If you’re heading to Rotorua anytime soon, make sure you check out our Top 10 Things To Do in Rotorua!

How to survive the Tongariro Alpine Crossing

How to survive the Tongariro Alpine Crossing (Northwest of Mordor)

So you’ve decided you want to trek the Tongariro Alpine Crossing? But first, you need to know how to survive it right? Well keep on reading…

Mount Doom – ‘a fictional object destruction method from Lord of the Rings trilogy’


Mount Ngauruhoe – ‘an active stratovolcano in New Zealand’

Whatever you want to call it, it’s beautiful. And one of the many breath-taking views you’ll get to experience if you decide to hike the Tongariro Alpine Crossing, one of New Zealand’s many ‘Great Walks’. In addition to Mount Ngauruhoe, you’ll also see Mt Ruapehu peeking over and Mount Tongariro. Despite it being a long time since any of these active volcanos erupted, it still gives the extra edge to the walk when you realise that if, IF, they were to go off – you would be well and truly f****d.

We did our research for this trek and we ensured we were prepared for all eventualities, so when it came to hopping off the shuttle bus at the very start of the trek – we were feeling pretty confident. Now, if you’re reading this blog in hopes of gaining some insight before you do the crossing – just know that each day on that track is different. So, if the weather is forecast to be clear and sunny then keep reading. If not, then… well… do some further research.

Mangatepopo Carpark   >   Soda Springs          1 – 1.5 hours

The easy part, a nice little warm up. The track is fairly flat with a lot of it being board walked.

Though, knowing that we had 19.4km ahead of us I wasn’t too keen on Steff celebrating every kilometre sign.

Tongariro Alpine Crossing. The start!

Soda Springs   >    South Crater                     45 mins – 1 hour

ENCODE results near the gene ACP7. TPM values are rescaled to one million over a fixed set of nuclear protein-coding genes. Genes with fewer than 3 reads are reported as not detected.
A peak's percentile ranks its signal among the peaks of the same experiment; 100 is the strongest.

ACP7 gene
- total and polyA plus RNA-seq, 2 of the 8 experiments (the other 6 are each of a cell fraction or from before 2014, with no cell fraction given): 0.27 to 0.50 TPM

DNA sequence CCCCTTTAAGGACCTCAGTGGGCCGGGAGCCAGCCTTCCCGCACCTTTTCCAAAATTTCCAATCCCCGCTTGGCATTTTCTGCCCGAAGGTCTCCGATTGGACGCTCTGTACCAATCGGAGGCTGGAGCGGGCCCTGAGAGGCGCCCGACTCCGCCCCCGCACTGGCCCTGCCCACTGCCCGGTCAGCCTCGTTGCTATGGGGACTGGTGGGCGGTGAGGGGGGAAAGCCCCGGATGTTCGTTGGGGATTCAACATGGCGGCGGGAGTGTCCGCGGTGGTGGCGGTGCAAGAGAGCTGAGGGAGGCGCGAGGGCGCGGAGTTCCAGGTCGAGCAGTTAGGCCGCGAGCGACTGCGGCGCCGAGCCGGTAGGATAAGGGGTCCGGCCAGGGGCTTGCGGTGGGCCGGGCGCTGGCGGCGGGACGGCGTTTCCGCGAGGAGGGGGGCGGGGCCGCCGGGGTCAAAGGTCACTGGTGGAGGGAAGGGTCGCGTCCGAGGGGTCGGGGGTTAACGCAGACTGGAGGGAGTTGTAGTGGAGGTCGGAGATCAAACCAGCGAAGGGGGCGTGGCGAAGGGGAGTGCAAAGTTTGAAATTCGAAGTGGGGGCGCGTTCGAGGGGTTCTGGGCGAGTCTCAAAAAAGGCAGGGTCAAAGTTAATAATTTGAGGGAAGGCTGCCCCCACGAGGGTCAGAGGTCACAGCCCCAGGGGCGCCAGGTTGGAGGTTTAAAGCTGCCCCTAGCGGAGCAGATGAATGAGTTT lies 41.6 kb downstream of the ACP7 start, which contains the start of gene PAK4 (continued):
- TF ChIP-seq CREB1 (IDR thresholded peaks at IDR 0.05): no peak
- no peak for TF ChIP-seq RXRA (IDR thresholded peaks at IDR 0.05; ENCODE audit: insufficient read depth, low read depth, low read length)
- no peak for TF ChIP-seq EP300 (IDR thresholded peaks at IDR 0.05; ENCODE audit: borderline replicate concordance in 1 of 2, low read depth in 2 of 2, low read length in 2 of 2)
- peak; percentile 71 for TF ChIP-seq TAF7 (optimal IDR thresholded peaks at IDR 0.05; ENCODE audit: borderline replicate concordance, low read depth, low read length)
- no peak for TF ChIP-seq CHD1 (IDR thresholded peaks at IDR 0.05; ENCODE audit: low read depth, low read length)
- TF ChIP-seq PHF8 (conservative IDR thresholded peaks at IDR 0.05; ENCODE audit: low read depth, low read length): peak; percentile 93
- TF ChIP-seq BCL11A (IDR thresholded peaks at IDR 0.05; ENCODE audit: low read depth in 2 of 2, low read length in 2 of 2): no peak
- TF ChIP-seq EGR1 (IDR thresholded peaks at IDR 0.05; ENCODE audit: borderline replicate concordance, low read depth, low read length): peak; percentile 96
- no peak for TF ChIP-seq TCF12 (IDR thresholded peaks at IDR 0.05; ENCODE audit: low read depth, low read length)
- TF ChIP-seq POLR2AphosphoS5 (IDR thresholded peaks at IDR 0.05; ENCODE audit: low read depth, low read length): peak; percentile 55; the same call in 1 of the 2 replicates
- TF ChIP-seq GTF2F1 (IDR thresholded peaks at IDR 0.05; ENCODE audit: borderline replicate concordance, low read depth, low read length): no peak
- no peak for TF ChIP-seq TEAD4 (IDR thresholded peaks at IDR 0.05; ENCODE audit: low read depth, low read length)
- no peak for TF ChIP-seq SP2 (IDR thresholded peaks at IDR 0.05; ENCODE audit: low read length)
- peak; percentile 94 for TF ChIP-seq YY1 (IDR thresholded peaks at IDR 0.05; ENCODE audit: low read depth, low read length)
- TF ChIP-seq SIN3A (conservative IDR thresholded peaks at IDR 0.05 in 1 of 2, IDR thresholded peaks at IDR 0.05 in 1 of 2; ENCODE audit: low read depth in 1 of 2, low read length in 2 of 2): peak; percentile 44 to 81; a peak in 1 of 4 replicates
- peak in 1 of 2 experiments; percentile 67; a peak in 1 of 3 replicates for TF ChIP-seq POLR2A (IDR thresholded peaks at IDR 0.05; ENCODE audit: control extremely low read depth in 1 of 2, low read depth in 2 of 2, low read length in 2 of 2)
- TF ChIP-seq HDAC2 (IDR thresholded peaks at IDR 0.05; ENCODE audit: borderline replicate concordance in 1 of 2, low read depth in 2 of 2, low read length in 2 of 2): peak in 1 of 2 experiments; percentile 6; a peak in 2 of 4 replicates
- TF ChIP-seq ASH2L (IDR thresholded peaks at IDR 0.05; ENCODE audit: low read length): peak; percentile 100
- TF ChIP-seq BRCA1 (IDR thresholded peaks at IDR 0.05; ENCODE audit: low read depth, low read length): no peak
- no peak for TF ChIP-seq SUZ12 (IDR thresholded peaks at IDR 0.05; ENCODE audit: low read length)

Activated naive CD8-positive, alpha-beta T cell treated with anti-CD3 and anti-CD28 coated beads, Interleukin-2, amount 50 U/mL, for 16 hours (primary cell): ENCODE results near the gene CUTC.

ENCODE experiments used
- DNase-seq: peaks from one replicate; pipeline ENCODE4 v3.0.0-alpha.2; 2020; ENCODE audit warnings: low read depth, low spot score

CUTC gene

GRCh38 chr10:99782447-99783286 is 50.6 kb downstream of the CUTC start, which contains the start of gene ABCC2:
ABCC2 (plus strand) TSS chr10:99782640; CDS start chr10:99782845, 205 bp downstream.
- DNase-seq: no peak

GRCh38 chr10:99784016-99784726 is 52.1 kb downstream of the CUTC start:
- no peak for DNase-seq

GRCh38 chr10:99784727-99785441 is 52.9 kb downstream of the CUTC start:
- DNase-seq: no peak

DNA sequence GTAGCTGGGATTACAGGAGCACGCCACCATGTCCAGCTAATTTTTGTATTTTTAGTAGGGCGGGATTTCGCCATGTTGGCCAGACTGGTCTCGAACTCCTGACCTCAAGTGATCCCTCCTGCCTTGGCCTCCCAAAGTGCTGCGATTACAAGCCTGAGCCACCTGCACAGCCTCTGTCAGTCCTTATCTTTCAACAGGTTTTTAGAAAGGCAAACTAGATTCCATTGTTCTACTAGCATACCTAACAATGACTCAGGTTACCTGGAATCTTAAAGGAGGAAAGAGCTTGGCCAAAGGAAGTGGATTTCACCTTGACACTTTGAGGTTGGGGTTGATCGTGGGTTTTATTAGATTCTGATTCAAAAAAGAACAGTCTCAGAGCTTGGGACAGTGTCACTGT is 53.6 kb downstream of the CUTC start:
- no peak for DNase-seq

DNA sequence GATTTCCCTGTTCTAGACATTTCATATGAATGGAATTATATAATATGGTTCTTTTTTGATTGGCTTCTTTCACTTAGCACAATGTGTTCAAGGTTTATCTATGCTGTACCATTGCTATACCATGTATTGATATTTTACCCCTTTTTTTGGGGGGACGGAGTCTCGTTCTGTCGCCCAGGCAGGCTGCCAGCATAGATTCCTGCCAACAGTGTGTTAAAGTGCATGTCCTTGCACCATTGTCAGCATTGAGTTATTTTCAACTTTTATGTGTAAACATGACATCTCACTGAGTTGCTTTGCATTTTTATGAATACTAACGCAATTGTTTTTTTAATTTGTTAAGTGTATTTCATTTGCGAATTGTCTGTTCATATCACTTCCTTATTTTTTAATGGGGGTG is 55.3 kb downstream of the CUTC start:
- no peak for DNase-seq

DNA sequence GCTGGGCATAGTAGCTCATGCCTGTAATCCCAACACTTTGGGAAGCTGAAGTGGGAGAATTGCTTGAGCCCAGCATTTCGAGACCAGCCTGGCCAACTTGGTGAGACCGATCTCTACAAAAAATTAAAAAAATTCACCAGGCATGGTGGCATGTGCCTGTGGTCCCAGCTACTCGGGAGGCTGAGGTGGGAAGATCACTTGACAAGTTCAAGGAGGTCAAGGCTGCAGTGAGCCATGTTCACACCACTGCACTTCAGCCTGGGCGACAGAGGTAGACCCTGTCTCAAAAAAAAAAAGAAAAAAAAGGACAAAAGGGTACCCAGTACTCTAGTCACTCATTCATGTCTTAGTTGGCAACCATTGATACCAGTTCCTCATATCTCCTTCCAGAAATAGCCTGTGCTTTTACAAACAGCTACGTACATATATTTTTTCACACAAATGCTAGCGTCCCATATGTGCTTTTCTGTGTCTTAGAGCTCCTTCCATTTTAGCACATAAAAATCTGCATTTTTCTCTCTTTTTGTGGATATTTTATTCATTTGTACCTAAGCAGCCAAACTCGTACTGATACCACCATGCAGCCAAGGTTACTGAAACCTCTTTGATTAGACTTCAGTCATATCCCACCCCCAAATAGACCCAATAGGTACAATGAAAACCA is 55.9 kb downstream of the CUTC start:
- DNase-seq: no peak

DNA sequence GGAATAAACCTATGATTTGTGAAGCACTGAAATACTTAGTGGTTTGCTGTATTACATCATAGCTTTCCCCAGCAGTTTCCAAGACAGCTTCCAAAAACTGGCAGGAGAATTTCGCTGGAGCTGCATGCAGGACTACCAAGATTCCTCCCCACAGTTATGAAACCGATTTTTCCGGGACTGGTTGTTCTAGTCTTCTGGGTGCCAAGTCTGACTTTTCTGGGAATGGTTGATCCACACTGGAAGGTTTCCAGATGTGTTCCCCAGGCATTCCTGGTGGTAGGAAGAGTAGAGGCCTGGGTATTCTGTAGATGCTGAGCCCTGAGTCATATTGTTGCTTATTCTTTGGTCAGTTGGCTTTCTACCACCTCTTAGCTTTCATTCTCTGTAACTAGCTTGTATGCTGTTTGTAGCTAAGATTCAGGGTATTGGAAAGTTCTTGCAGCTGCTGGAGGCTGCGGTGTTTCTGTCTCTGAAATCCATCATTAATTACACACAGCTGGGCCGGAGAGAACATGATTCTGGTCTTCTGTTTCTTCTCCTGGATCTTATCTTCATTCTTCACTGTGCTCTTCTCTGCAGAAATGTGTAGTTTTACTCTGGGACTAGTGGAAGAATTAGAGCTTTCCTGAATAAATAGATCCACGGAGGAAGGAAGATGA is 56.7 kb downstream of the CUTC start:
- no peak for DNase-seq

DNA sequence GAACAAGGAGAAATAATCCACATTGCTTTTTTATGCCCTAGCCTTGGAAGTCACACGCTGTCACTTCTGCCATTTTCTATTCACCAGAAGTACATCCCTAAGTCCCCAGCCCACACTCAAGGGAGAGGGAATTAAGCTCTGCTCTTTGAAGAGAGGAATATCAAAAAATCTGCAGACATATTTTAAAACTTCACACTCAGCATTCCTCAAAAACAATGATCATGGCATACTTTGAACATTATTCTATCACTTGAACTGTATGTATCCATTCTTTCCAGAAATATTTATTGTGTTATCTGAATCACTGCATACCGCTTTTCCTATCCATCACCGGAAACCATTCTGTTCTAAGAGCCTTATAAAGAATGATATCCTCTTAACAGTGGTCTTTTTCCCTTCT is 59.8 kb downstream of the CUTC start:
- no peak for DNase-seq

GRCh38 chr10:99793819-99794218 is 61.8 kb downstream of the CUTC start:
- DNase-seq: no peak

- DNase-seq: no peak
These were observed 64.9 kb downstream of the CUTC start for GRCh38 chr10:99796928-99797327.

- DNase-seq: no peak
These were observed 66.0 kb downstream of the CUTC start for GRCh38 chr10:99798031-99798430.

This part of the track, known as the Devil’s Staircase is very steep. It’s the part that everyone had warned us about. Permitting that you stop little and often for water and to re-fill your lungs – you’ll be grand. I feared this part and pictured it to be like the staircase in Covent Garden tube station but worse. It’s not as bad as you imagine – and much prettier than Covent Garden tube station. Winner. Steff has already climbed part of the Great Wall of China so it was an absolute breeze for her!

How to survive the Tongariro Alpine Crossing. The long drop!
The reality of any long hike. Long drop toilets. HOLD YOUR BREATH.

South Crater    >     Red Crater                                       1 hour 

Starting out flat, once you have passed the South Crater and your legs have recovered from the devils staircase there is another climb on an exposed ridge, leading to the Red Crater. Despite it being a clear and sunny day, the wind was fierce. You can see why this is a ‘turning-back point’ for a lot of people during the days with bad weather.

How to survive the Tongariro Alpine Crossing. Red Crater
Red Crater. Although, it kind of looked vagina.
How to survive the Tongariro Alpine Crossing.
Enjoying that flat walk…

Red Crater > via Emerald Lakes > Blue Lake    30 – 45 mins

HA! This part is hilarious. If you’re someone that’s guilty of enjoying the viral videos of people falling over then you’re in for a treat. A steep descent from the Red Crater, I was very proud of Steff for not falling over, considering her track record during hikes. Until the last moment when the ground was flat and she tripped. LOL. When you’re slowly descending and your shoes are deep in volcanic sand, you tend not to look up ahead of you. But try to, at least once or twice, because the Emerald Lakes are bloody glorious.

How to survive the Tongariro Alpine Crossing
The steep descent…
Emerald Lakes of Tongariro Alpine Crossing. How to survive the Tongariro Alpine Crossing
Look at those happy faces!
Emerald Lakes of Tongariro Alpine Crossing. How to survive the Tongariro Alpine Crossing
Before Steff tripped…